• @AndreKornell Good question. The word "plane" is, I hope, self-explanatory --- this is some kind of 2-dimensional linear space. Probably this use of "quantum" is nothing better than an abbreviation for "noncommutative". In the quantum mechanics of a particle on the line, the phase space is a plane with coordinates $x,p$, but those satisfy $xp - px = i\hbar$. Setting $q = e^{i\hbar}$, $X = e^x$ and $Y = e^Y$ does give coordinates satisfying $XY = qYX$ (or perhaps I'm off by a sign), but those should have spectrum $\mathbb R_+$ (or maybe $\mathbb C^\times$), whereas the coordinates on ... – Theo Johnson-Freyd Jun 30 '15 at 16:57
• ... the "quantum plane" above I imagine as having spectrum $\mathbb R$ (or maybe $\mathbb C$). Then again, coordinates satisfying $XY = qYX$ have funny behavior along the axes... I guess the main difference is that $xp - px = i\hbar$ is natural if you have some translation-invariance, and for QM on a line we do want $x \mapsto x+x_0$ to be a symmetry. Whereas $XY = qYX$ is natural if you want an action by scaling --- if you're trying to do "quantum linear algebra". – Theo Johnson-Freyd Jun 30 '15 at 17:00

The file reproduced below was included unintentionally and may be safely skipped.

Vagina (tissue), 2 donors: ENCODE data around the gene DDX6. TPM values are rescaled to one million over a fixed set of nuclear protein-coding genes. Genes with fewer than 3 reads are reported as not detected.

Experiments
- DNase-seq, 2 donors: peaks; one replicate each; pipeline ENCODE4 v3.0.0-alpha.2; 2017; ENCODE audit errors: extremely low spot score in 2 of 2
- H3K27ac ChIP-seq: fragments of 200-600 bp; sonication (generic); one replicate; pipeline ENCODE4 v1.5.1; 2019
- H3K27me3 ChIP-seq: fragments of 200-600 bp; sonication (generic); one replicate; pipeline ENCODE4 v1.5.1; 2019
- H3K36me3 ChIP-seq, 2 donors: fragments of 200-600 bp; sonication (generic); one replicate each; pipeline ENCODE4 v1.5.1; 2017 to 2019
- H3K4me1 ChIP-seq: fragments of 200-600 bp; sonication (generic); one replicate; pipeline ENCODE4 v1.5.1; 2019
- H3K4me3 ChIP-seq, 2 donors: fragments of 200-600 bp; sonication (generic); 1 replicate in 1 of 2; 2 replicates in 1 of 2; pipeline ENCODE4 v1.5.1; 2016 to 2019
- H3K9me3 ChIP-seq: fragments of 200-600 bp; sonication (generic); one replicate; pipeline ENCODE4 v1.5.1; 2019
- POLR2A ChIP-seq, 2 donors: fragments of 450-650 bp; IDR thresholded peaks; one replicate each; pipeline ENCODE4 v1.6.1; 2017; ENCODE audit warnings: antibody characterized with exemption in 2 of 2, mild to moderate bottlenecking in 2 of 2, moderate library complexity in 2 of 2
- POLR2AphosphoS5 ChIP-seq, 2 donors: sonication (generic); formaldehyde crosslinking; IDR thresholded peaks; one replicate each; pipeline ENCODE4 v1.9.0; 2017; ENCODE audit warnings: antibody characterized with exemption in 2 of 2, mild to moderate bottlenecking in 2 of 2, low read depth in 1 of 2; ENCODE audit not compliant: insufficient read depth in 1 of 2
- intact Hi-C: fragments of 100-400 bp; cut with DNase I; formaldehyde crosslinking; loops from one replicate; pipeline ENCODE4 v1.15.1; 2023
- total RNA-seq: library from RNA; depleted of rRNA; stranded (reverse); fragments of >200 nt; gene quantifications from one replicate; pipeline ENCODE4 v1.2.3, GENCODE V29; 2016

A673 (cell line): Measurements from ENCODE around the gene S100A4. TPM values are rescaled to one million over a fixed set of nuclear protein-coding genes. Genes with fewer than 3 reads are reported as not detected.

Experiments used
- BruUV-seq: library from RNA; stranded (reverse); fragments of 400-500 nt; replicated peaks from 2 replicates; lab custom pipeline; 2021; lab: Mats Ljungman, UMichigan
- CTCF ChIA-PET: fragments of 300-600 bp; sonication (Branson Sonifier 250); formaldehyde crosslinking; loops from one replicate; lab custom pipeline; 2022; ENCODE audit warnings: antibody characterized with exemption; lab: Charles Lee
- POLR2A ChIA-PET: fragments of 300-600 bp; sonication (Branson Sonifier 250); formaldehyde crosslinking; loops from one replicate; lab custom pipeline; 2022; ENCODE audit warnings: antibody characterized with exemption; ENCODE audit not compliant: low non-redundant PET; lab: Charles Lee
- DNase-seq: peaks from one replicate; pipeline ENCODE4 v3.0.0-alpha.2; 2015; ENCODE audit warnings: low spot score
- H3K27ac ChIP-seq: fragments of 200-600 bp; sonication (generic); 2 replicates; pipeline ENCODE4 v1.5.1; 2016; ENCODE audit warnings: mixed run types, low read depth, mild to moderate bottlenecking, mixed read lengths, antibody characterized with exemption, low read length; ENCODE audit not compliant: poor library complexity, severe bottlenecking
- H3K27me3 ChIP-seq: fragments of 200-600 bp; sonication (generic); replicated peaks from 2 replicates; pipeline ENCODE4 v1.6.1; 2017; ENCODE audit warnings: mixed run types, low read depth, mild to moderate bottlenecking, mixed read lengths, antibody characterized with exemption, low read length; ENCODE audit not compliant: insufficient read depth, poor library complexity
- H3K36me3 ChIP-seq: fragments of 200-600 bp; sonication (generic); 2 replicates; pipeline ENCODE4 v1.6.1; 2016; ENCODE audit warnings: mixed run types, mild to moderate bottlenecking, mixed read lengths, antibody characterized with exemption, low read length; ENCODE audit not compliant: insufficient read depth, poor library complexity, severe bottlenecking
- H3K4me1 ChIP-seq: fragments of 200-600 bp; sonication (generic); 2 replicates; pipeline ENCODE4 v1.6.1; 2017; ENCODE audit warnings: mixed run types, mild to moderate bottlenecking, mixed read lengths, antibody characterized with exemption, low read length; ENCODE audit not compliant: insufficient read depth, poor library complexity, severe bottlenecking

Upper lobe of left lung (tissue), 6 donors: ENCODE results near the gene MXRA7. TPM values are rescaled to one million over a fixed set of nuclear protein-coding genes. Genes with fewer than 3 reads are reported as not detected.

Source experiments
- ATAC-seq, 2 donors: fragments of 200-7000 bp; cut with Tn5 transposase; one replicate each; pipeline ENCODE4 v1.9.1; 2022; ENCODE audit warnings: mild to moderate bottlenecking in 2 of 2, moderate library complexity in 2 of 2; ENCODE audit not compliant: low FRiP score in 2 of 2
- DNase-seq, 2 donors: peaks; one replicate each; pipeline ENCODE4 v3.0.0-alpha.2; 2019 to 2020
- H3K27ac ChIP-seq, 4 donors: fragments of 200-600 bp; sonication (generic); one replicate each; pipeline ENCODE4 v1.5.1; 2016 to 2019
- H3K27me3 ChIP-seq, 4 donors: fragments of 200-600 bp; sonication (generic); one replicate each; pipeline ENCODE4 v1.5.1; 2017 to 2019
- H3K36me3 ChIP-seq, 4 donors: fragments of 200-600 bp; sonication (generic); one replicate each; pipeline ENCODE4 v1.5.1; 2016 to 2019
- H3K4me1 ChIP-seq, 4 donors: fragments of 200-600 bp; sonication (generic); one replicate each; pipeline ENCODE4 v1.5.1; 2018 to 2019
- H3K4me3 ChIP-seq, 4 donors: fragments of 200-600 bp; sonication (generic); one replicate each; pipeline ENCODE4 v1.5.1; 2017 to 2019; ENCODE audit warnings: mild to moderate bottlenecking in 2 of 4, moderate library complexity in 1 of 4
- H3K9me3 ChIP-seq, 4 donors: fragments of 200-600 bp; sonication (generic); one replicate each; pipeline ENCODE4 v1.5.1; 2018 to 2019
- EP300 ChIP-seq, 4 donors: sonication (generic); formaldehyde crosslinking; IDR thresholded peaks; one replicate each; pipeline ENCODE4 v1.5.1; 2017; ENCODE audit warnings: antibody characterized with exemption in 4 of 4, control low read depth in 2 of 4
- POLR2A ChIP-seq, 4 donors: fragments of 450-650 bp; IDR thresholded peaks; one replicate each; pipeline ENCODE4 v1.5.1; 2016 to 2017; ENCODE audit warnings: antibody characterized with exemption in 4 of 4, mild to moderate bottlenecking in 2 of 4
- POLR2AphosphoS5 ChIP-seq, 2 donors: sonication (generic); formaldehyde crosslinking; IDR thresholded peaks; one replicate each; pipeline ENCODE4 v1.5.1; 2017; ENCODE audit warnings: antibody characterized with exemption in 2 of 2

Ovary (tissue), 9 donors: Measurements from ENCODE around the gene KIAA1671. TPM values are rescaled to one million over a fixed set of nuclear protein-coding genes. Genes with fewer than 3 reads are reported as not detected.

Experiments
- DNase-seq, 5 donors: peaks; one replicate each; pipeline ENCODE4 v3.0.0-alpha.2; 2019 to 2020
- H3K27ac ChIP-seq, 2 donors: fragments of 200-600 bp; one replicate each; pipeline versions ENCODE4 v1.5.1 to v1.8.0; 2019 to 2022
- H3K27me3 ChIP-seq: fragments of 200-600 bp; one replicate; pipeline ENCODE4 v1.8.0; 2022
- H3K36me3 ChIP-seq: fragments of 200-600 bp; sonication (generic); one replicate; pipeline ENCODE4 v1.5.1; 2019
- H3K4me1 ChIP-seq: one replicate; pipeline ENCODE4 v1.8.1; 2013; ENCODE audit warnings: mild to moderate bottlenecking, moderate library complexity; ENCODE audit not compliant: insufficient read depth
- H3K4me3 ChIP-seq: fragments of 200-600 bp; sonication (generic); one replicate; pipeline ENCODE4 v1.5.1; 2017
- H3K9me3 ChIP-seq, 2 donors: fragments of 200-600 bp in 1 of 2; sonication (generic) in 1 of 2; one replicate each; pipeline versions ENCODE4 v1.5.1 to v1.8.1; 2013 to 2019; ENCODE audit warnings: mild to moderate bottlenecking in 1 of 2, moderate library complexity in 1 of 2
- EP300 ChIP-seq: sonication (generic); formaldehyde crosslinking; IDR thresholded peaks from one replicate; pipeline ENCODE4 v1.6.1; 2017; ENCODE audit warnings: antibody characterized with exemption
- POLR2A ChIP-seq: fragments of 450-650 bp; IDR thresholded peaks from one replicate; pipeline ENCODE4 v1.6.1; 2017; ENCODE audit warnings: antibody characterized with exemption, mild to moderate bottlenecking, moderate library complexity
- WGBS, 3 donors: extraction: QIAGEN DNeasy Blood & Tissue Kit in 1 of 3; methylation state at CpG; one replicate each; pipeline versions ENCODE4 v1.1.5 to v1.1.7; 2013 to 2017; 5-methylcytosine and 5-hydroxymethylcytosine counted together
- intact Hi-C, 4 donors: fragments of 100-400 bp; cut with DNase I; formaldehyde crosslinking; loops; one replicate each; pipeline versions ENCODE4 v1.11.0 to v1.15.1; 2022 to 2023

To follow up on Greg's answer, here is a simple explanation as to how quantum groups can be thought of as $$q$$-analogs of semisimple Lie algebras. Let's just take $$sl_2$$ for simplicity.

Recall that $$sl_2$$ has a basis $$E, H, F$$. Suppose that we have a finite-dimensional representation $$V$$ of $$sl_2$$. Then $$V = \oplus_{n \in \mathbb Z} V_n$$ where $$V_n$$ is the $$n$$-eigenspace for the action of $$H$$. Then for any $$v \in V_n$$, we have $$E(v) \in V_{n+2}, F(v)\in V_{n-2}$$ and $$EF(v) - FE(v) = n v$$.